The Renewable Heat Incentive regulations have now been laid before Parliament and are likely to be in force in May 2018 subject to being able to have parliamentary time.

The Anaerobic Digestion industry has long been waiting for the proposed changes to the Renewable Heat Incentive and many projects have been on hold pending the results of the RHI consultations. The good news is that the RHI regulations have now been laid before Parliament and are likely to be in force in May 2018 subject to being able to have parliamentary time. The regulations will become law the day after the day they are ‘made’, when the Minister responsible signs the statutory instrument.

You can access the regulations here: http://www.legislation.gov.uk/ukdsi/2018/9780111165430/contents

The sections which affect the AD industry (as set out in the update from ADBA) are:

  • Uplift to biogas/biomethane tariffs (confirmed in section 62(3)(b) of the regulations and set out in Schedule 6);
  • Introduction of tariff guarantees (section 35(1));
  • Biogas/biomethane feedstock restrictions (section 74(1)(a));
  • Removal of digestate drying as an eligible heat use (section 3(5)(a));
  • Removal of wood fuel drying, waste drying or processing, and domestic swimming pools as eligible uses of heat (section 3(5)(b));
  • Revision of degression thresholds (Schedule 7); and,
  • Changes to CHP efficiency thresholds.

It has been recognised that the UK is falling short of its Renewable Heat targets (set out in the Climate Change Act) by some way and that further work needs to be done in encouraging the renewable heat sector. Government acknowledges that they are reforming the RHI to focus the scheme towards long-term decarbonisation through greater uptake of technologies such as heat pumps and bio methane (biogas to grid). AD has a strong part to play in the renewable heat sector but deployment has fallen (as is shown in the Regen progress report and the figures published by Ofgem). Tariff levels have now been reset to encourage deployment (whether these are high enough will remain to be seen):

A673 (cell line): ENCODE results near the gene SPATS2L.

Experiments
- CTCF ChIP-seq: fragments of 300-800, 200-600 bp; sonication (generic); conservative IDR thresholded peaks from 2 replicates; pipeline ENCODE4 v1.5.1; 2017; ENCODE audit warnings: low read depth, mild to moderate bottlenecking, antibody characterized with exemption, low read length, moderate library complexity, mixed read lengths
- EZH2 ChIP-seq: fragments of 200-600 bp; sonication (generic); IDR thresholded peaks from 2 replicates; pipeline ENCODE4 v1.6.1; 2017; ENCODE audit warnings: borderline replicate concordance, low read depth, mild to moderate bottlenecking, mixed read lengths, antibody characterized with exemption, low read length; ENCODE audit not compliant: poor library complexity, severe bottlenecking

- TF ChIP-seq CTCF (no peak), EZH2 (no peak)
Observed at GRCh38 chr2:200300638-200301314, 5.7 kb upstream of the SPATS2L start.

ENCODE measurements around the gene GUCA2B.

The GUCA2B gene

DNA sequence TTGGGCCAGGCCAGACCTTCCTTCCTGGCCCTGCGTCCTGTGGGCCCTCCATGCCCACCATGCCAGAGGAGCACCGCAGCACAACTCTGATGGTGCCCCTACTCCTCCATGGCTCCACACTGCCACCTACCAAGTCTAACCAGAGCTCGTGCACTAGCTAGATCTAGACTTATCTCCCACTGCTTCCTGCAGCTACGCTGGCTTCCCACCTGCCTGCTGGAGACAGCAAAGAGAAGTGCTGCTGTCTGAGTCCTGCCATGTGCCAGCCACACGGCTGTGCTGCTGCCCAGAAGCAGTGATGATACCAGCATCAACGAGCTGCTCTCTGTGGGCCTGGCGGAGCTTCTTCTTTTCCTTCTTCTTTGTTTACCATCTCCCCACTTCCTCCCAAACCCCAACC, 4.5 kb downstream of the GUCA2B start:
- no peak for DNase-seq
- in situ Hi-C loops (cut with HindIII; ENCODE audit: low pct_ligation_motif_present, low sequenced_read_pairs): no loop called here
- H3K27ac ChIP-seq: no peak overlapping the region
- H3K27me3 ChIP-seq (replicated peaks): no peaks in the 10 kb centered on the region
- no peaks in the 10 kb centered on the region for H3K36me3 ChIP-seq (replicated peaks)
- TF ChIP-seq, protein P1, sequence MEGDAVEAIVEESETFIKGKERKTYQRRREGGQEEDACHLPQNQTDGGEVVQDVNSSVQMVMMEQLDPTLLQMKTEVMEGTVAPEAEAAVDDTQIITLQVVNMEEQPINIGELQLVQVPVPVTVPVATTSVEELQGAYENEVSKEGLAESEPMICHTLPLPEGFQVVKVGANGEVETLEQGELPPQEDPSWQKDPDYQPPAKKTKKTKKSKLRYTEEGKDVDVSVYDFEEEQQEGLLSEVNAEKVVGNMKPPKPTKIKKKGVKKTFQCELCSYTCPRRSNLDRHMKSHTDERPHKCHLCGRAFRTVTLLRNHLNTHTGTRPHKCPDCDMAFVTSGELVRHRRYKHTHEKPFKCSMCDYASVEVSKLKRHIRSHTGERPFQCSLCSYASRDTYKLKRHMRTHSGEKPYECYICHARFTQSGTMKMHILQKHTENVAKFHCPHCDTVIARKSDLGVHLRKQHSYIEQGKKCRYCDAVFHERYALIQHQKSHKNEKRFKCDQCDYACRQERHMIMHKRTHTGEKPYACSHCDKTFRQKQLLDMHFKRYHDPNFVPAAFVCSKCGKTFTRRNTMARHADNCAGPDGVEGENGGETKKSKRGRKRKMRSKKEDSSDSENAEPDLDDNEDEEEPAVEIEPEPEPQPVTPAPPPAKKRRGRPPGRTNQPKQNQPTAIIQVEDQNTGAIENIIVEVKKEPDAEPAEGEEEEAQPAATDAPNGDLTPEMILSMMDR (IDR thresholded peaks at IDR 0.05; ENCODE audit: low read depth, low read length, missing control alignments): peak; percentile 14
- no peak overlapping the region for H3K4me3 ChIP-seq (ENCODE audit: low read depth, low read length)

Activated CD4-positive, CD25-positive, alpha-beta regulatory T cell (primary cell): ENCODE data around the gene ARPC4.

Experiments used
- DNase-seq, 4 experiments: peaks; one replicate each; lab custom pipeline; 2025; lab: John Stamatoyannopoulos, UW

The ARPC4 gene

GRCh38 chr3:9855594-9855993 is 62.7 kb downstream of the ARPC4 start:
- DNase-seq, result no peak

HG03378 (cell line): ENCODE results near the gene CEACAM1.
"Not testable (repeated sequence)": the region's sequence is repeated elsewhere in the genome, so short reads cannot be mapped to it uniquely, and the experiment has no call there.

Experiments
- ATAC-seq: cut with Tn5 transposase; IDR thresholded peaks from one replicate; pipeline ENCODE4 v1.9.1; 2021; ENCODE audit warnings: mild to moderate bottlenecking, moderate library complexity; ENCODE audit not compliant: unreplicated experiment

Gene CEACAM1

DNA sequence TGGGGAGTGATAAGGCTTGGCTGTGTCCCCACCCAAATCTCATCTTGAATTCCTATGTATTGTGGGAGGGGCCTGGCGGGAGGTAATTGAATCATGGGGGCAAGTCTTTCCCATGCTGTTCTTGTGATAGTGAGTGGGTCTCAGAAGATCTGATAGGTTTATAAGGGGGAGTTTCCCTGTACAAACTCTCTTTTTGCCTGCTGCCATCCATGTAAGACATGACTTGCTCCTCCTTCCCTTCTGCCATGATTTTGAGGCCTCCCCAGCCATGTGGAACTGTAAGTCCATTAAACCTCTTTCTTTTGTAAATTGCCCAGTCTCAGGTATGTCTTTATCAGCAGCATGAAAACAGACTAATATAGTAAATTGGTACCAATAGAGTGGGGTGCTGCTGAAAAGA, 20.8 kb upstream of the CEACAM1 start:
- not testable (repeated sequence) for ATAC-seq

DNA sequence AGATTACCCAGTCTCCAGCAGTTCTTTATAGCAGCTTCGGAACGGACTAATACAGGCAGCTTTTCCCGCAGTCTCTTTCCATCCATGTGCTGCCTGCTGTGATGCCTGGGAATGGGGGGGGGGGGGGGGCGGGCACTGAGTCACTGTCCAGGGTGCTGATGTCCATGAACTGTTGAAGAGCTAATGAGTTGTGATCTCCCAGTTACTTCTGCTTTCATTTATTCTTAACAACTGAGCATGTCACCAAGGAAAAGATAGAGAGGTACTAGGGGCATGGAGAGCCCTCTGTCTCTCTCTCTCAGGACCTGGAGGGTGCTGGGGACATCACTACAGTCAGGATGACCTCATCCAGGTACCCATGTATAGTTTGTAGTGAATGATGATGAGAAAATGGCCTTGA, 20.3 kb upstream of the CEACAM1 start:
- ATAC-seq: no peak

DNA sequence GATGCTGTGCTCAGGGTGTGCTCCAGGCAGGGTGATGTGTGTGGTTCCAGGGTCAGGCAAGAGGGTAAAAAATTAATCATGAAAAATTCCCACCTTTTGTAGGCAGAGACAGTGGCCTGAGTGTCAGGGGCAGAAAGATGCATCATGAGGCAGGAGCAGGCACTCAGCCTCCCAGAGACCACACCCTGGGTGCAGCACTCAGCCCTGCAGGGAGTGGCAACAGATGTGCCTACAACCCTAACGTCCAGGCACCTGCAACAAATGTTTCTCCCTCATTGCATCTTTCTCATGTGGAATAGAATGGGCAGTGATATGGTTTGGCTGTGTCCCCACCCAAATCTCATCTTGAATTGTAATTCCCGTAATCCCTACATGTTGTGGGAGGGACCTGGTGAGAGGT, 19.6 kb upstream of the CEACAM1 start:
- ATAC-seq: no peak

Tariff Guarantees have also been introduced which should stimulate growth of the AD sector.

Eligible heat uses under the RHI is a controversial topic and one which has been strongly debated by BEIS and Ofgem, particularly around the use of the heat for the purposes of drying.

The Government does not intend to remove all drying practices as eligible heat uses. However, the Government will:

  • remove wood-fuel drying as an eligible heat use other than where the renewable heat installation is replacing a fossil fuel heat source. A transition period will be included to allow wood-fuel drying plant that are in development to be accredited;
  • remove the drying, cleaning or processing of waste as an eligible heat use

This will have an adverse effect on those awaiting accreditation but that are using heat for a now excluded purpose.

These changes will apply to new participants (those who apply after the new rules come into force), or existing participants who add capacity from the date the reforms come into effect.

Please do get in touch with the Energy Team at Stephens Scown if you require advice around the new reformed RHI scheme or your renewable heat project.

Sonya Bedford is a partner and head of the energy team at Stephens Scown. For advice on how a Renewable Heat Incentive regulations or if you have a question about an existing energy project, please contact energy@stephens-scown.co.uk or 01392 2100700.